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Course Content

Course content

Who is it for?

This course is for students with a first degree or equivalent in any discipline, who would like to start or develop a career working with digital technologies and media to manage information resources, systems and services. The course is also ideal for professionals wishing to update their knowledge and skills within the information sector.

Information Science is a broad, interdisciplinary field, which is relevant and applicable to all disciplines. Information Scientists may work in any organisation that collects and processes information of any kind. Whilst it has its origins in the handling of the scientific and technical literature, today the subject appeals to those who enjoy working with information resources of all kinds, and who have an aptitude for the technological systems and processes related to information storage, preservation, discovery and access.

Accreditation

City's Information Science course is approved by the Chartered Institute of Library and Information Professionals (CILIP). CILIP accredited courses are recognised by the American Library Association (ALA) and The Australian Library and Information Association, which means that our graduates are qualified to apply for posts requiring professional level qualifications in these countries.

Teaching and learning

The teaching and learning methods we use are designed to allow your specialist knowledge and autonomy to develop as you progress through the course.

Teaching at CityLIS takes place on Mondays and Fridays, during each of the two, 10 week teaching terms. Full-time students attend on both days. Part-time students attend on Mondays in year one, and Fridays in year two. Classes may be scheduled anytime between 09.00 and 18.00, although we usually try to work between 10.00 and 17.00.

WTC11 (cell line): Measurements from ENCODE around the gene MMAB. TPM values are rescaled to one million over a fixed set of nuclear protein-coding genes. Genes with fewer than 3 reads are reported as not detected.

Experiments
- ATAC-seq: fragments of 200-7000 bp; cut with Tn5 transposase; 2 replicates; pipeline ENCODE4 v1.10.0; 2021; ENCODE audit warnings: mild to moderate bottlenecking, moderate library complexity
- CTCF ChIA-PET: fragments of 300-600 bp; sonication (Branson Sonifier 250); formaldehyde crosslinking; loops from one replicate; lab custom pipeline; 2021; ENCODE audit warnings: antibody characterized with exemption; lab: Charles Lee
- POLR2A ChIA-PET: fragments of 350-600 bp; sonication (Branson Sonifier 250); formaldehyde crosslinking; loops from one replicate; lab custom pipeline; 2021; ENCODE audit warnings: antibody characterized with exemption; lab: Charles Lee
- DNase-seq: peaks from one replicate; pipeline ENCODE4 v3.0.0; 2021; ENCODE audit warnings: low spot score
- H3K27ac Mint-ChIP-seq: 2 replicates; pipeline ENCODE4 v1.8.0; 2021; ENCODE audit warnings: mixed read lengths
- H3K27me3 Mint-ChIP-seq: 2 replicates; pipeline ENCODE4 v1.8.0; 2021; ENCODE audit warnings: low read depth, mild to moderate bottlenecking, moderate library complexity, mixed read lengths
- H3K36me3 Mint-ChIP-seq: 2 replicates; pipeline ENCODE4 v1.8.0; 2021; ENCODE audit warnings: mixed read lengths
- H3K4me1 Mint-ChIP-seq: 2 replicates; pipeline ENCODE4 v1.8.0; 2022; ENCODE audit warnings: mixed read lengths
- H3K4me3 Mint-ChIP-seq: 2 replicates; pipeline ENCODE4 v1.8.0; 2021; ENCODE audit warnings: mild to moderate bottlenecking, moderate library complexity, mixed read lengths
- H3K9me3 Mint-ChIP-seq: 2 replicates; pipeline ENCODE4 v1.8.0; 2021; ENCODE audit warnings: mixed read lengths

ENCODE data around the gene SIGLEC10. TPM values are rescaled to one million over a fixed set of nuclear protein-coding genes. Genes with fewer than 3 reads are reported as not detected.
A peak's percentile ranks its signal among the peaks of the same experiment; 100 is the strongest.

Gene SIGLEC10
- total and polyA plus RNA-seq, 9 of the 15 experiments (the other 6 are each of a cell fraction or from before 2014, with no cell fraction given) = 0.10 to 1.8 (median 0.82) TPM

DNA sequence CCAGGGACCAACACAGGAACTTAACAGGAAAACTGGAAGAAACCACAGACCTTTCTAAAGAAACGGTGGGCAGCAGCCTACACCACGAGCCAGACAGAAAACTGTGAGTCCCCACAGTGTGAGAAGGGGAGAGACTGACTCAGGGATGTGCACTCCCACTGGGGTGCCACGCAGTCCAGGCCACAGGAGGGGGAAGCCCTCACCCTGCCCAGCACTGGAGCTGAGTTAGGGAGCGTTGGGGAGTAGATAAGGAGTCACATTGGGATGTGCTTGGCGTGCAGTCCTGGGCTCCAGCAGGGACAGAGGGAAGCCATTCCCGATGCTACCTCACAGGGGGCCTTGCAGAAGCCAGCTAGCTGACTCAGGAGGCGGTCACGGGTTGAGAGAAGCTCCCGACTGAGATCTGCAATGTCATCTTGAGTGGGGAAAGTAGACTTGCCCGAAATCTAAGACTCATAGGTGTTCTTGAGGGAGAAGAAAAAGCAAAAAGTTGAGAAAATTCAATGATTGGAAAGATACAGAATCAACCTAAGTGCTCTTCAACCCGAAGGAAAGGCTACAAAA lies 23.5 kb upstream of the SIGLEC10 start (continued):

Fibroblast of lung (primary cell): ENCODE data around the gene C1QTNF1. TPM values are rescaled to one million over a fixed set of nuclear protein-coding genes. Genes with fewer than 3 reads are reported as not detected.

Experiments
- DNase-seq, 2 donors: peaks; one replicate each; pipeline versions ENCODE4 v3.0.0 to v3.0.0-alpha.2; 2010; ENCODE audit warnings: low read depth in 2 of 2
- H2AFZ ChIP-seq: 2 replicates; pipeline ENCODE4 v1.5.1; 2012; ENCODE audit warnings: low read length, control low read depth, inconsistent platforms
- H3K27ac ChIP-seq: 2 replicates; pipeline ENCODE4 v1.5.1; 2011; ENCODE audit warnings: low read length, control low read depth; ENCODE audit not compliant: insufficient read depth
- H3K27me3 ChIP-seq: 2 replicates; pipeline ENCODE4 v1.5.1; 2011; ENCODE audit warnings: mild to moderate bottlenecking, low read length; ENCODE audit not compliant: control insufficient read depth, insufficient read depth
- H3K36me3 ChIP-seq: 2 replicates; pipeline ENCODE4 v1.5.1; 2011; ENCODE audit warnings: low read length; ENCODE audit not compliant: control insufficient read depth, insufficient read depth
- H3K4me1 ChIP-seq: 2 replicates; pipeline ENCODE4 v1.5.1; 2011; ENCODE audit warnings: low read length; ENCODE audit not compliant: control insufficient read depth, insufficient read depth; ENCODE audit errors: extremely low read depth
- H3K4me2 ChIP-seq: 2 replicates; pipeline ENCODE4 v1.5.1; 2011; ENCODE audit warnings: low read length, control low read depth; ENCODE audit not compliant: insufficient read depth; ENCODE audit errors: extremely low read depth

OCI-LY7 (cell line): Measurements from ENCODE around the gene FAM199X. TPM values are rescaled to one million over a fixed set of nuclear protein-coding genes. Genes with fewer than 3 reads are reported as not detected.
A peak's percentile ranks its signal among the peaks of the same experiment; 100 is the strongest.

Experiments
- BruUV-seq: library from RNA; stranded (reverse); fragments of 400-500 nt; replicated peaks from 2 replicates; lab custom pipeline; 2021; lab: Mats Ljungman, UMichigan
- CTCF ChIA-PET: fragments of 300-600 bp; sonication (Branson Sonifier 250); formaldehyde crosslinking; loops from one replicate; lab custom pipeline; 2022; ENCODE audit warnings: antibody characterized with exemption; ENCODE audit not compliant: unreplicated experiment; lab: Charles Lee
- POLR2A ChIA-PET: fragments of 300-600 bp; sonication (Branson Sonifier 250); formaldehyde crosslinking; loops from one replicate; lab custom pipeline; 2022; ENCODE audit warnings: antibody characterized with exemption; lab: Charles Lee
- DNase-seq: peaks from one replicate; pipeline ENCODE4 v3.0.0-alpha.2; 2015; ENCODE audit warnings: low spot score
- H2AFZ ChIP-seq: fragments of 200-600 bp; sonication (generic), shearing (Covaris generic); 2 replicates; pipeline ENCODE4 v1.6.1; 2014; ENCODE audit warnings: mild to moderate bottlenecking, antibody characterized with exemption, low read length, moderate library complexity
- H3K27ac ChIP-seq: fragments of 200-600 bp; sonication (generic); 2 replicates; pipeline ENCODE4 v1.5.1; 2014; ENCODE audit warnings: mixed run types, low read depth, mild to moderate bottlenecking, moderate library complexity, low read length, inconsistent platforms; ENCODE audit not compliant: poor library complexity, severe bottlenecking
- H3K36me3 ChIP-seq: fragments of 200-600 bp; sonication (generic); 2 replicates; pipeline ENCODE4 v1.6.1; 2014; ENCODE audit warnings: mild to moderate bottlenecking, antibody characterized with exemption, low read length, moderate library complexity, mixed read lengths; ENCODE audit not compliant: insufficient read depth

Taught modules are usually delivered through a series of 30 hours of lectures. Lectures are normally used to:

  • present and exemplify the concepts underpinning a particular subject
  • highlight the most significant aspects of the syllabus
  • indicate additional topics and resources for private study

City's online learning environment, Moodle, contains resources to support face-to-face lectures, including lecture notes, further reading, web-based media resources and an interactive discussion forum.

In addition to lectures, you will have the opportunity to attend course-related workshops and seminars. You also will have access to a personal tutor, an academic member of staff from whom you can gain learning support throughout your degree.

Assessment

We expect you to study independently and complete coursework for each module. This will amount to approximately 120 hours of study per module, in addition to class attendance. Each of the modules run by CityLIS is assessed through coursework, where you will need to answer a variety of assignments to show that you are able to apply your theoretical learning to practical situations. Elective modules may be assessed by examination.

On successful completion of the course's eight taught modules, you will undertake your dissertation. This is an original piece of research conducted with academic supervision, but largely independently. The dissertation allows you to demonstrate your ability to think and work independently, to be aware of and to comprehend current issues within the discipline and practice, to initiate ways of investigating and solving current problems or questions, and to deliver results, solutions and recommendations on time.